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THE ONLY STAIR THAT DOESN'T CREAK: Brent Stewart

southern art

Contemporary Art in the South:

Brent Stewart’s “Quintet” at Zeitgeist Gallery in Nashville

A stationary camera is set on a rooftop. The camera has been loaded with grainy, black and white sixteen mm film and begins recording. A dancer stands between the camera and a city skyline. Bunker-like warehouses, a cellphone or radio tower, a telephone pole, a river, and skyscrapers loom in the distance beyond the expansive, concrete rooftop-cum-dance floor. The dancer’s back is turned to the camera. Her hands are gently resting on her head. Slowly, her fingers, hands, arms, shoulders, back, and hips shift like tectonic plates awakening from geological slumber. Her arms remain up and both hands hover directly above her head forming a halo. It is a gesture that recalls wholeness, perfection, eternity, and the spheres of the cosmos—our earth, sun and moon, among others. The gesture also echoes and frames the rounded rooftops of the warehouses in the distance. The dancer’s halo mutates and becomes directional, leading to an angular arm and hand formation that opens onto a smaller vista lying within a frame formed by the dancer’s fingers. The dancer shifts again, raising one hand with the other into the sky to caress it with articulated fingers while the rest of her body takes on the shape of an s-curve. From there, she turns her whole body and gently reveals her profile. One of her hands becomes a plain on which the fingers of her other hand travel across. A journey into what it means to be human and inhabit space begins in silence. 


This unassuming but substantive morsel of film is part of a multichannel film installation by Nashville, Tennessee, filmmaker/photographer/artist Brent Stewart. The film installation is titled “Quintet,” and it is currently being exhibited at Zeitgeist Gallery in Stewart’s hometown until September 7, 2012, as part of the gallery’s “A Bigger Picture” series. Within the installation, five separate, mostly fixed-frame, black and white films focused on the movements of a lone dancer exploring a series of architectural spaces and landscapes are brought together and looped on an equivalent number of slightly anachronistic television monitors placed on pristine, white pedestals.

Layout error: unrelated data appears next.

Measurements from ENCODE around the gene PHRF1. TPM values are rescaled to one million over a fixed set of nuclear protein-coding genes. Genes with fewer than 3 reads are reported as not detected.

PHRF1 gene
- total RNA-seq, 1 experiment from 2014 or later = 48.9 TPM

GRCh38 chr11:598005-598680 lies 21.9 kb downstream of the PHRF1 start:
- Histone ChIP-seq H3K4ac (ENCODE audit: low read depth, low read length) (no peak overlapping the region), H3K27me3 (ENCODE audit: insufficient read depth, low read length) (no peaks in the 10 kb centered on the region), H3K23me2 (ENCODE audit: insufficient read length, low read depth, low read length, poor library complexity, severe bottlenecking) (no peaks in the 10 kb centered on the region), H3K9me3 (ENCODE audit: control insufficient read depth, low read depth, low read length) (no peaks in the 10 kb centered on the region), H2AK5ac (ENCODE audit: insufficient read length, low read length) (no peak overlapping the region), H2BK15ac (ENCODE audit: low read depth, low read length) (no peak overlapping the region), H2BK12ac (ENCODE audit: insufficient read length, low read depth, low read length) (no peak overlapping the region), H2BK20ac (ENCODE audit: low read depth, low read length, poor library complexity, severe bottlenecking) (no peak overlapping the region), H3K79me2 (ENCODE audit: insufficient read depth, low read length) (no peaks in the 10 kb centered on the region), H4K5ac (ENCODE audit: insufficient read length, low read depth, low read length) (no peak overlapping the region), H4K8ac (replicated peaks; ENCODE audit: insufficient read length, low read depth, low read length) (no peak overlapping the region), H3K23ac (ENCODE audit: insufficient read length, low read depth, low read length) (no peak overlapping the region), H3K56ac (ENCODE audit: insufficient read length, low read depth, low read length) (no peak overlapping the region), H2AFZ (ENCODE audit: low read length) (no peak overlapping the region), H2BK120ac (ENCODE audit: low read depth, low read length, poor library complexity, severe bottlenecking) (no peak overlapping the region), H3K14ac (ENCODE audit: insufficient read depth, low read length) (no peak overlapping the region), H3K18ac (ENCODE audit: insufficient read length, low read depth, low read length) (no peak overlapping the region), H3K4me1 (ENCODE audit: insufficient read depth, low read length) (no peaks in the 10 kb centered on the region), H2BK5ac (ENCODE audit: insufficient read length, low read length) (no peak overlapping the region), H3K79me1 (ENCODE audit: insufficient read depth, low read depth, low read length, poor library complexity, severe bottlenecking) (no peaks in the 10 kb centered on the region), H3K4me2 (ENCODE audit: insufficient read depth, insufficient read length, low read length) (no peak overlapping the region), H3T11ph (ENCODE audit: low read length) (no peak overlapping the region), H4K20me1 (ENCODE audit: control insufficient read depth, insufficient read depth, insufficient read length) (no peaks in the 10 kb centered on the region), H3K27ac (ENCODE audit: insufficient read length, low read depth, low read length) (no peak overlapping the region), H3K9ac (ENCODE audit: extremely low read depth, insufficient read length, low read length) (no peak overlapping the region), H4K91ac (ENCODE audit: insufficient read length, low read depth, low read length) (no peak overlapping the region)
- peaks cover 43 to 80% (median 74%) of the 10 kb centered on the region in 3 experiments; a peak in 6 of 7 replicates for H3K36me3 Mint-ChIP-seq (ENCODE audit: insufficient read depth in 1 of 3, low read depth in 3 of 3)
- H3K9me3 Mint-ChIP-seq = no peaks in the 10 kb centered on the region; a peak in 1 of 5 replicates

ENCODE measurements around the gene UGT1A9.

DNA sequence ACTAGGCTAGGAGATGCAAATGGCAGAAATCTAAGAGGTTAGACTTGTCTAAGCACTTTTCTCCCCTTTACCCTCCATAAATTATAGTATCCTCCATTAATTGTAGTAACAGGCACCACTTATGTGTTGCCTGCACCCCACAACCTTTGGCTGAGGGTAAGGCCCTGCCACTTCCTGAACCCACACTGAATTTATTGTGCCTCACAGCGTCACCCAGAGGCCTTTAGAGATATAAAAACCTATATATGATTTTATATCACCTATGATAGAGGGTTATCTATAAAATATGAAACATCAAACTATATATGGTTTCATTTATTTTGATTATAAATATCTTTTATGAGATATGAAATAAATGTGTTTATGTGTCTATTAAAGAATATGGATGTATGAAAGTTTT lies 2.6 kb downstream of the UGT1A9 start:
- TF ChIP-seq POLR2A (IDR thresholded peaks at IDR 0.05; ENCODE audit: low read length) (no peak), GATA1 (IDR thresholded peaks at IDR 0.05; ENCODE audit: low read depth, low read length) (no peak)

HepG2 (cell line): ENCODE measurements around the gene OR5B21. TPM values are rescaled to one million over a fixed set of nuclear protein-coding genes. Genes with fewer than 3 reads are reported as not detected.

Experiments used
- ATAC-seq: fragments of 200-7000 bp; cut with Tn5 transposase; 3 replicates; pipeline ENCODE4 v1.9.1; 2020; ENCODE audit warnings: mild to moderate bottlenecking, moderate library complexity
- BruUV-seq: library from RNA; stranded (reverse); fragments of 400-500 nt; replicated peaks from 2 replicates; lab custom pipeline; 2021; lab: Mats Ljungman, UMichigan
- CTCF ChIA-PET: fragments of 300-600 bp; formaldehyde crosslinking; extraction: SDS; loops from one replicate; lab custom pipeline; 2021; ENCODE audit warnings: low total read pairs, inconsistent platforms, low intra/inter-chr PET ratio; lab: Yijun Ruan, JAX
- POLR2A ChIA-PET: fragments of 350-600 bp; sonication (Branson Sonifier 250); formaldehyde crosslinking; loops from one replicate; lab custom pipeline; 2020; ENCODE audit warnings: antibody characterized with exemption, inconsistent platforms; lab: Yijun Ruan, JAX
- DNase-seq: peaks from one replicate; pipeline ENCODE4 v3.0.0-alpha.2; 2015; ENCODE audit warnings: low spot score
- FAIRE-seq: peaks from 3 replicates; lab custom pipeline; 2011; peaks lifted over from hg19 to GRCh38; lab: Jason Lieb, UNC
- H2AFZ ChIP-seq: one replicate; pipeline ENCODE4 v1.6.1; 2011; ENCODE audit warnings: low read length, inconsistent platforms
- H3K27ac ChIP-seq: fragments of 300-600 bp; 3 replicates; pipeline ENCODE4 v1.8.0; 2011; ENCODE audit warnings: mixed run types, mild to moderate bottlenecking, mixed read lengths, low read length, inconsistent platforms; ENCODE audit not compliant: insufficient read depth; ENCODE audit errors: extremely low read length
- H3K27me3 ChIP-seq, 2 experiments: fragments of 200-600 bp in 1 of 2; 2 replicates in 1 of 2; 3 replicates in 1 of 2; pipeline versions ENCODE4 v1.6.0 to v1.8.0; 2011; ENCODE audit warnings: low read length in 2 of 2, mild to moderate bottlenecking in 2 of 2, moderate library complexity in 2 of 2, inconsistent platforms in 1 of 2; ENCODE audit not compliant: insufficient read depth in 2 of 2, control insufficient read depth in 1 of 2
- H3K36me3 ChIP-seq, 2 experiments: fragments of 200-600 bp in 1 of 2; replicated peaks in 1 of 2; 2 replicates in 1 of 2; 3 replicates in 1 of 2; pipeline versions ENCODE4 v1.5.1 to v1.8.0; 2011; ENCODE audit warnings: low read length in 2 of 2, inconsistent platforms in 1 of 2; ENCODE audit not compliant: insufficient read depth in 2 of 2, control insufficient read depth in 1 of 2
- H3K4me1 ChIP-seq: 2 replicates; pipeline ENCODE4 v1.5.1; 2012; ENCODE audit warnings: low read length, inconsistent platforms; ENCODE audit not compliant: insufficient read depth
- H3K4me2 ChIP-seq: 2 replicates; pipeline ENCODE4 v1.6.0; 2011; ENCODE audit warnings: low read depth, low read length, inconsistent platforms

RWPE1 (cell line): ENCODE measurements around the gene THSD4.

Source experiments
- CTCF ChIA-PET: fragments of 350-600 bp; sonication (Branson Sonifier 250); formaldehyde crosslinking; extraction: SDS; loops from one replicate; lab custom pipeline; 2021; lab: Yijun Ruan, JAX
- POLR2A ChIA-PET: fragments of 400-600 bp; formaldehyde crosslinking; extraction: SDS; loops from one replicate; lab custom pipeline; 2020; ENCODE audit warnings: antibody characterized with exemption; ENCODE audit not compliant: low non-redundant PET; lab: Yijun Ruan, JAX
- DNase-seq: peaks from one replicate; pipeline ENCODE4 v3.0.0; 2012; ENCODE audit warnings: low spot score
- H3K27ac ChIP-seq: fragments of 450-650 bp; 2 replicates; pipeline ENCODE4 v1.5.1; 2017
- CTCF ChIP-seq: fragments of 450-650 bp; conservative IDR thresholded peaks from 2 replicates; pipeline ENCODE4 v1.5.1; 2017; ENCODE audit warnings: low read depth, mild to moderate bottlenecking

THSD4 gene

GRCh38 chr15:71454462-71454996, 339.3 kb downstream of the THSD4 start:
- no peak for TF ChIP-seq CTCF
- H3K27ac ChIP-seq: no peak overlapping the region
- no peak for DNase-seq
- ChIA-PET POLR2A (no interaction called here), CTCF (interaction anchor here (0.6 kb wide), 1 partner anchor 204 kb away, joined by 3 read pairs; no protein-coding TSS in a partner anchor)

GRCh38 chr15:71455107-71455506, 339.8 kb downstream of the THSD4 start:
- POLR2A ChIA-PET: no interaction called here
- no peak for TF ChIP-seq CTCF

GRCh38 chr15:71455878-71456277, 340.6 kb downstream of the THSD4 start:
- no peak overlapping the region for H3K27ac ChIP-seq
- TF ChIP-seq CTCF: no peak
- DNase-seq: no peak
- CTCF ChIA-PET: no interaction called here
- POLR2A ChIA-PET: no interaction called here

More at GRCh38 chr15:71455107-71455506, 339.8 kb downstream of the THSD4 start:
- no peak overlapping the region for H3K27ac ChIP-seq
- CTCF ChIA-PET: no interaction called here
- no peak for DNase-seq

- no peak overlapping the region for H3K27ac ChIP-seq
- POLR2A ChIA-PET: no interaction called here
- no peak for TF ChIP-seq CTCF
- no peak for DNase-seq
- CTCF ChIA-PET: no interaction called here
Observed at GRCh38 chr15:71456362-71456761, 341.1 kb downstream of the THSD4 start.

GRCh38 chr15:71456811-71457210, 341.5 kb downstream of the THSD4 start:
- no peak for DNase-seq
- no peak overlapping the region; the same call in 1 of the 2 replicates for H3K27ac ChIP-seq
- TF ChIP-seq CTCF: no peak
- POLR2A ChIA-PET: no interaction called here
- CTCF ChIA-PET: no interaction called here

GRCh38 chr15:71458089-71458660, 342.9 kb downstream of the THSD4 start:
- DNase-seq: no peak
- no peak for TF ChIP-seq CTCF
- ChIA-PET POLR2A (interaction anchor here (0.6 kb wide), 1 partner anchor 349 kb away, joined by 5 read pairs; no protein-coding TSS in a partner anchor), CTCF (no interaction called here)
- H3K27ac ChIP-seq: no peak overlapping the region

brent stewart southern art

Installation view of Brent Stewart’s “Quintet,” courtesy of Brent Stewart and Zeitgeist Gallery

In one of the other videos, Stewart’s dancer begins her choreography at the far end of a cavernous room with numerous, large windows which illuminate the darkness of the room from the outside. Discarded sheets of wood litter the floor immediately in front of the camera. A single column in the center of the room juts toward the ceiling which is lost in the inky darkness hovering above the scene. A black line (presumably a shadow) intersects the column. The dancer uses the line as a threshold, crossing over it with some ceremony and making her way to the foreground with a series of flourishes from one of her arms as if to introduce and ingratiate the viewer to the space. In the next film, she is sequestered in a small clearing within an abandoned warehouse space that looks as if a bomb went off inside of it. The scene is one of chaos and ruin; yet, Stewart’s dancer responds to the space with a most exuberant and rhythmically measured dance within her clearing, bringing new life to the abject gloom. In another film, the dancer occupies and maneuvers the central space inside a room that looks like an empty basement. A single lightbulb near a meandering pipe illuminates the dancer and the space. The sparseness of the room echoes the white cube of the gallery Stewart’s film installation currently inhabits.

The one film in the cycle which isn’t emanating from a fixed-camera position follows Stewart’s dancer from within another abandoned and bombed out warehouse, through a curtain of vegetation and into the sunlight and surrounding landscape. The camera is trained on her back as she navigates her surroundings. She eventually returns into the darkness. This sequence is a perfect metaphor for the path taken by all living creatures: birth, life, and death.

“Quintet” is a work of quiet and subtle power that harnesses the past to illuminate the present and simultaneously speak about enduring human concerns. It brings the viewer into a deep, mental conversation about life, death, time, place, architecture, performance, and film itself if the viewer is willing to entertain such a thing. It can also be seen as five simple explorations of specific spaces by a single dancer—no more and no less.